Yet with developments in the last century of high acuity tertiary care and greater institutionalism of healthcare services in general, physicians’ participation in end of life care has dwindled from this once central responsibility. During this time a tension has developed between the empiricism of “evidence based medicine” and the more subjective “want” of patients and families to talk candidly regarding their spirituality and concerns about dying. The perception is that evidence based medicine demands Bayesian analysis and “statistically significant biomedical outcomes” to justify action within medicine. But the longing of patients and their families to have their spiritual needs addressed by their physicians during life’s waning remains for many of the patients we treat. A quote that captures this tension is revealed in a compendium on health and spirituality compiled by Puchalski, et al.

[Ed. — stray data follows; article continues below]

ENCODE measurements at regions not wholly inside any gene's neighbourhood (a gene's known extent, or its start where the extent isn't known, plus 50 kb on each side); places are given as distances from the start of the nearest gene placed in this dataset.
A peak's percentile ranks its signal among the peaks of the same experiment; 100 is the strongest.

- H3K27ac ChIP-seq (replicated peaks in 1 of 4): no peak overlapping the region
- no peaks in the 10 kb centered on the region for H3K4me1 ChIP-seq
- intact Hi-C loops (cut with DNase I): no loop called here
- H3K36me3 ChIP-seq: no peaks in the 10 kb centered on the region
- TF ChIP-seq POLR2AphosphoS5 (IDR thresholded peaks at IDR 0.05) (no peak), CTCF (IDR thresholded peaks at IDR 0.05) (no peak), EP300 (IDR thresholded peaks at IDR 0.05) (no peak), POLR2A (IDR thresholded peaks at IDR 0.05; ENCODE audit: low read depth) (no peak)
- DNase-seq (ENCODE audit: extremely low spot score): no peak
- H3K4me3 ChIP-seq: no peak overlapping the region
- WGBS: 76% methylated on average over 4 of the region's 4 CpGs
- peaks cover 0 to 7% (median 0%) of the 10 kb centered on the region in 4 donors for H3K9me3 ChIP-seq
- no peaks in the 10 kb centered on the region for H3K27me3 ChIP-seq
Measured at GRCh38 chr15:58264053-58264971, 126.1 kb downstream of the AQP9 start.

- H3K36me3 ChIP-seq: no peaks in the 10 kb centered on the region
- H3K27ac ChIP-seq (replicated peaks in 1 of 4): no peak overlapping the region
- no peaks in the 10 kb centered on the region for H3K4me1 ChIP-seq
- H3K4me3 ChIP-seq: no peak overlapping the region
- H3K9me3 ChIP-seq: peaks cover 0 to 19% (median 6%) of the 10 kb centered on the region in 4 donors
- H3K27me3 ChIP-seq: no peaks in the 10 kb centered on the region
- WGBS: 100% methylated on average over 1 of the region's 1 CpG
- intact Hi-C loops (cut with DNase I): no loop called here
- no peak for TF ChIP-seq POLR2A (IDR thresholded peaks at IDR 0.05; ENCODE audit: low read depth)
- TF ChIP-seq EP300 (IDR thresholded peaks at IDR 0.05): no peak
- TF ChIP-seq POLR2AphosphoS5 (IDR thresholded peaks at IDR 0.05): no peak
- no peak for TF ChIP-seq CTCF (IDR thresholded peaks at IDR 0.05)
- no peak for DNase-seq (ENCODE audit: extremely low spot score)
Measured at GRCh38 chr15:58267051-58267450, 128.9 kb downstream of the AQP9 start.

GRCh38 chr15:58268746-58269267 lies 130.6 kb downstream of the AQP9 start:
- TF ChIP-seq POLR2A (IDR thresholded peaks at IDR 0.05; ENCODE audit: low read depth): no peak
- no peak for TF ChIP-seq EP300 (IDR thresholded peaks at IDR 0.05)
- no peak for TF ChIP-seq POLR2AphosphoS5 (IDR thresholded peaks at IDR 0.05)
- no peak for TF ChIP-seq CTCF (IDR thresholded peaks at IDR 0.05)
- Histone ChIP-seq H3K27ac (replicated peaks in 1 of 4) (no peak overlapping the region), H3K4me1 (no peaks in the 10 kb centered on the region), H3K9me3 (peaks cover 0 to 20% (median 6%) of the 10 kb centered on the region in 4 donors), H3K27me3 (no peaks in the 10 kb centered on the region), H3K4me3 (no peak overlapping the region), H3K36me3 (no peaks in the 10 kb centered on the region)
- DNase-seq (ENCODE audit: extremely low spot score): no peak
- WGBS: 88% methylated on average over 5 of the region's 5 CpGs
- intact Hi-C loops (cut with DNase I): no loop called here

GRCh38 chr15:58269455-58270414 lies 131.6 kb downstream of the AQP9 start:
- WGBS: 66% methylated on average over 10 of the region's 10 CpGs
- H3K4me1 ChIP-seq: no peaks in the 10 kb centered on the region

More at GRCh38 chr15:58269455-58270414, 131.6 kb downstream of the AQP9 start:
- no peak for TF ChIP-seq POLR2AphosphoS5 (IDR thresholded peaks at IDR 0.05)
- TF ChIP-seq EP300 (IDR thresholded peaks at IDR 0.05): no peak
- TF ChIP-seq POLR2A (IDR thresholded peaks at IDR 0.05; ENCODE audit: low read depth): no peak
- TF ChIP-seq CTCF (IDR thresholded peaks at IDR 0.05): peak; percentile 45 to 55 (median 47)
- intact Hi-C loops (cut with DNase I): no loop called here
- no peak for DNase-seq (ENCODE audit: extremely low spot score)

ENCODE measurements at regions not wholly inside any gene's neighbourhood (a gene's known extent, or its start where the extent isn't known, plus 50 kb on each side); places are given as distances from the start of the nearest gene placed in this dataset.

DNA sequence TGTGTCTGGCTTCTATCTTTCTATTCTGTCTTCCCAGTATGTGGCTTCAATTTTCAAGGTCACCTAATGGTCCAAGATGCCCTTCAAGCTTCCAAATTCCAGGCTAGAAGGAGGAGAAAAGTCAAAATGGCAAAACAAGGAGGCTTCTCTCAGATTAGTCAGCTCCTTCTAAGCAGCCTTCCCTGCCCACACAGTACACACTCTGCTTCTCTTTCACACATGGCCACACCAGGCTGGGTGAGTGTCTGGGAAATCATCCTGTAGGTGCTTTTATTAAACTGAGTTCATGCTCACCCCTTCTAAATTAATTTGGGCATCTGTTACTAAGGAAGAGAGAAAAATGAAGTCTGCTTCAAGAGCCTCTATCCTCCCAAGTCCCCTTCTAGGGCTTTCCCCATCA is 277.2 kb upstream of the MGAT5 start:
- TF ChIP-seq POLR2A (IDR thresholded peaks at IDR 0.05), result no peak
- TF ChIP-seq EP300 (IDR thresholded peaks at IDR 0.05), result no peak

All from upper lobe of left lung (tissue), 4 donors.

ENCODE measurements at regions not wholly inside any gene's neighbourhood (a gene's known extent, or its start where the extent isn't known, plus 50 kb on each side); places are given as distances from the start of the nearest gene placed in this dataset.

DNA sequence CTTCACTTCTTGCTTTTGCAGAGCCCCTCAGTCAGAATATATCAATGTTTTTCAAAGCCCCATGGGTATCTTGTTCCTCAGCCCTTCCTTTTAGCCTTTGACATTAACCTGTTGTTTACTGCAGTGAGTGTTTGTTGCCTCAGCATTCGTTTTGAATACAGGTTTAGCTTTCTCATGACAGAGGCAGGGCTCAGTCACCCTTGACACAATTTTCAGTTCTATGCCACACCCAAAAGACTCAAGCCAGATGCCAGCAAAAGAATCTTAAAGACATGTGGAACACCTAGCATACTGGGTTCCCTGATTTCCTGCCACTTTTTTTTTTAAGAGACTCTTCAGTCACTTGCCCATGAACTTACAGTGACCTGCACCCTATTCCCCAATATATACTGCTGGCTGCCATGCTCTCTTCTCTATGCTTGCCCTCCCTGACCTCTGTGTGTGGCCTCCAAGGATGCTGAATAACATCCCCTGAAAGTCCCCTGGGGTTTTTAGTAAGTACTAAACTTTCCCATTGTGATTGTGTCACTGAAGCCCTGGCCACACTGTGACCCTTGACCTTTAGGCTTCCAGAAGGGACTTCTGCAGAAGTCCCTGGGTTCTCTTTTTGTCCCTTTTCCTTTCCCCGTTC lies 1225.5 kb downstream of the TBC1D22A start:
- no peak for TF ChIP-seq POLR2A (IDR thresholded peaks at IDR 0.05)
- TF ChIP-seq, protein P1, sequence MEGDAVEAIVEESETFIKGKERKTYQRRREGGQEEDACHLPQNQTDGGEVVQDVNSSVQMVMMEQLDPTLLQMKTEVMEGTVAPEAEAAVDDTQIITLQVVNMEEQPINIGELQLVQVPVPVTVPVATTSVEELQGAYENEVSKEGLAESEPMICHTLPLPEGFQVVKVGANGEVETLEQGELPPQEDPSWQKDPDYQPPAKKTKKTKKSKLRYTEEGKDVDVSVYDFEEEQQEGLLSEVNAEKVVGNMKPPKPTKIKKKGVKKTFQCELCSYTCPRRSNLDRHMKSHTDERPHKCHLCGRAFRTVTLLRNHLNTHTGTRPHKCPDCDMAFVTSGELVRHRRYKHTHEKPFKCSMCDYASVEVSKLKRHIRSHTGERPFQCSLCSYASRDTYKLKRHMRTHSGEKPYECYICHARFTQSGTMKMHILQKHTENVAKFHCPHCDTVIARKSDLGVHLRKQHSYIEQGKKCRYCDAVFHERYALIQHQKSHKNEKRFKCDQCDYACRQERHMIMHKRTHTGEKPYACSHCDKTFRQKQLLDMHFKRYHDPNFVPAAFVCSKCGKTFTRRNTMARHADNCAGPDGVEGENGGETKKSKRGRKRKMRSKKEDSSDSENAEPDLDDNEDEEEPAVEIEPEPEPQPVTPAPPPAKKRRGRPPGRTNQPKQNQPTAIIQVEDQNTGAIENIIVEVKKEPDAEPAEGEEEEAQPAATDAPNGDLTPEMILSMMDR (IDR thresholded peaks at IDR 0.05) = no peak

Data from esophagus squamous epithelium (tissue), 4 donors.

“I was offended by the way the media treated [a study of the influence of religious support near the end of life]… ‘There’s no difference in survival outcome and all people died.’ Survival?! Outcome?!...What about the lives of these [patients]? What if they were happier toward the ends of their lives? What if they coped better?”8
Indeed, there is a subset of issues within the confines of medicine that are not equivocally and definitively answered with a properly designed study.
A recent study published by Dr. Timothy Daalemann, et al. reported that 87% of patients in long-term care facilities received assistance with their spiritual needs as they approached the end of life9. Furthermore, families of patients receiving spiritual care and counseling reported a statistically significant improved experience through the convalescent and dying process compared with those for whom these services were not available. These results corroborate previous data from similar studies 10,11. Taken together, this suggests that we physicians, if we are to provide optimal care to our patients as they approach life’s passing, must learn to effectively address and discuss the roles of spirituality and faith with our patients. This is non-negotiable and the failure to do so will alienate modern physicians from the very intent of Hippocrates’ vow.